Looking after more than just baby

Some days, I feel like a single parent. My fiancé is disabled. He can’t walk without a cane most days, if he holds baby for more than a few minutes, his arms give out. Often he can’t bend down to pick baby up if he is crying, or hold a bottle to feed him.

And for the record – no, I didn’t know what I was getting into. When I met my fiancé he was apparently healthy. Had some stomach troubles and his knees pained him sometimes, and yes he was young to have knee problems, but he had a rough-and-tumble childhood, and neither of us thought much of it.

We realized there was a real problem shortly before I got pregnant, but at first the problem was all in his legs. He had trouble walking, needed help standing. Fine, it was a problem, but we could work around it so he could still help with baby. We set up a kind of ‘baby station’ around his chair – everything he could possibly need to take care of baby, all right within his reach. Diapers, burp cloths, changing pad, wipes, bottles and bottle warmer. Heh.

After baby was born, I went back to work – well, found a temp job, actually, since the job I was supposed to return to belonged to a department that got cut from the company. He did well watching baby for a week. When the temp job was over, he collapsed and could barely get himself to the bathroom for most of a month. We’re told there is a group of disabilities like that – MS, fibro, CFS, and a half dozen other things. You can push yourself for a while, do more then you really should, mind over matter stuff. Then the disability pushes back, and it becomes matter-over-mind, and by-the-by you are too weak to stand up until your body is fully recovered. Or as fully recovered as it ever is.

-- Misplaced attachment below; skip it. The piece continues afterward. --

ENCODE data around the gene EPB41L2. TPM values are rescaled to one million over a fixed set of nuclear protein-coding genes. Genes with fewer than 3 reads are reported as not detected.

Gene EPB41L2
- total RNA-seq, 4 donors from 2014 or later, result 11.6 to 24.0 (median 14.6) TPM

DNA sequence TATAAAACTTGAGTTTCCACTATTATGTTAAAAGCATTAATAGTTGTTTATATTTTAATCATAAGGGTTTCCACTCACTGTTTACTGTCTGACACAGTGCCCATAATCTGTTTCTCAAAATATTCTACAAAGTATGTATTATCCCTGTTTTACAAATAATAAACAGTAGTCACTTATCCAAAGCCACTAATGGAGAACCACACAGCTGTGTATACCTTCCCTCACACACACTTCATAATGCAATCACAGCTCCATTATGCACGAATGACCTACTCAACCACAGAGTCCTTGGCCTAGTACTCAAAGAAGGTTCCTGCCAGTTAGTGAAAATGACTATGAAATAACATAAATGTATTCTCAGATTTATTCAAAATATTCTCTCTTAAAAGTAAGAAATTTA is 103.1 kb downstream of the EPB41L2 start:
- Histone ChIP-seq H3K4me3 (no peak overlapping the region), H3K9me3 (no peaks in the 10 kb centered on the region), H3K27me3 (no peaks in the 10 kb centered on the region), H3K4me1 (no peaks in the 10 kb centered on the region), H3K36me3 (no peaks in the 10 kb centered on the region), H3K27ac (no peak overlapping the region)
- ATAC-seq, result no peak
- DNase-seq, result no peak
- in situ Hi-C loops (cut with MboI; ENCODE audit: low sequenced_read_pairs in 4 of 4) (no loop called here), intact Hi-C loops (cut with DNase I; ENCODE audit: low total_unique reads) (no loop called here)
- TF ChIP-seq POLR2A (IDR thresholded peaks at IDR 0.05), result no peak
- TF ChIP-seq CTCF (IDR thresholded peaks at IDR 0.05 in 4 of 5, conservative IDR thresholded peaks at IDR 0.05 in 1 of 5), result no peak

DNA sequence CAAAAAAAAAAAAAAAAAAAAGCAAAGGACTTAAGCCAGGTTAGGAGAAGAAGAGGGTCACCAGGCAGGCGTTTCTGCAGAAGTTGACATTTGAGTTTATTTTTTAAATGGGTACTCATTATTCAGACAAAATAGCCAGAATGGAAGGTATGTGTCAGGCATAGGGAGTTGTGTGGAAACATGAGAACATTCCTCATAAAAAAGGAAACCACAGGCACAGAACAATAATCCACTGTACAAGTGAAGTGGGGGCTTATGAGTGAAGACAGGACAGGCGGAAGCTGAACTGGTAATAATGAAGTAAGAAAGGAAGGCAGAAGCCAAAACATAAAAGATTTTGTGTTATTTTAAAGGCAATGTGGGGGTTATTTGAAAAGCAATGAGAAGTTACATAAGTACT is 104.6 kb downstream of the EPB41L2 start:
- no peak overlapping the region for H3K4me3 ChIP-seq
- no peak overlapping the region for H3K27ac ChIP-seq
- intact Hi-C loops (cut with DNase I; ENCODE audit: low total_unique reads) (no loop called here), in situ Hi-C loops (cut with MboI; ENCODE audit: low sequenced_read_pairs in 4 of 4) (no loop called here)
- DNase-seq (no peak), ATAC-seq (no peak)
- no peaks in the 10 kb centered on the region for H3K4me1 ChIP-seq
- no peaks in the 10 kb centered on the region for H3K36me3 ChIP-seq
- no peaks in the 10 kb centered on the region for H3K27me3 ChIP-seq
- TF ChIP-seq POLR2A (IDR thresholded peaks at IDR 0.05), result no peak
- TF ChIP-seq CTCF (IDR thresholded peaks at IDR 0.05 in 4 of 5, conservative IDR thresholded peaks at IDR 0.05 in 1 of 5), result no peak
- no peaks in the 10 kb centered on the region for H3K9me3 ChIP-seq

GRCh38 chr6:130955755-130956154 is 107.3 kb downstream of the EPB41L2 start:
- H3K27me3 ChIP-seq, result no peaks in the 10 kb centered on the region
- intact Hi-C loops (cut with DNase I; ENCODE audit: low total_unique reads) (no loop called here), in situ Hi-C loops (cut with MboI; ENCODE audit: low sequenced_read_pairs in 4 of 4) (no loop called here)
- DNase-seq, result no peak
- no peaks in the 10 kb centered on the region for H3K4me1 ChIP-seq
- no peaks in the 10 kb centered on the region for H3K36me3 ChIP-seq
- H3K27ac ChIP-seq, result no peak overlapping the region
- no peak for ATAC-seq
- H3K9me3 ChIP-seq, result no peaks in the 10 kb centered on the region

So, yeah. A lot of the time, I’m on my own.  I need to do everything, and sometimes take care of my fiancé as well.

But as much as I feel like a single parent sometimes, I’m not one. Because as little as he can do, he is still there for me. I have the constant emotional support that makes it so much easier to get through each day. If baby is taking a nap, I don’t need to wake him to run to the store, just leave him sleeping while my fiancé keeps an eye on him. He can’t hold baby and give him a bottle, but he can sit next to baby in the high chair and feed him carrots (when he can get into the kitchen, that is).

It’s hard, having a disabled partner. In some ways I think it is harder than being a single mother, because it is one more person I need to take care of, one my person I need to worry about. Because the doctors still can’t figure out what is wrong, and he could be slowing dying as I type this and we wouldn’t realize it. And god knows the emotional weight, the constant depression he fights from losing all the activities he loves, from not even being able to hold his child, from feeling useless, weighs on me too.

But I am grateful he is here, not just because I love him (though I do), not just because he is a good and wonderful man who is coping with an impossible situation in a way that awes me sometimes. But because I am not alone. I have someone to go to, always, for a hug, for reassurance, right next to me, or right in the next room. Because however much or little he can do, he does it. Because we are in this together, every step of the way.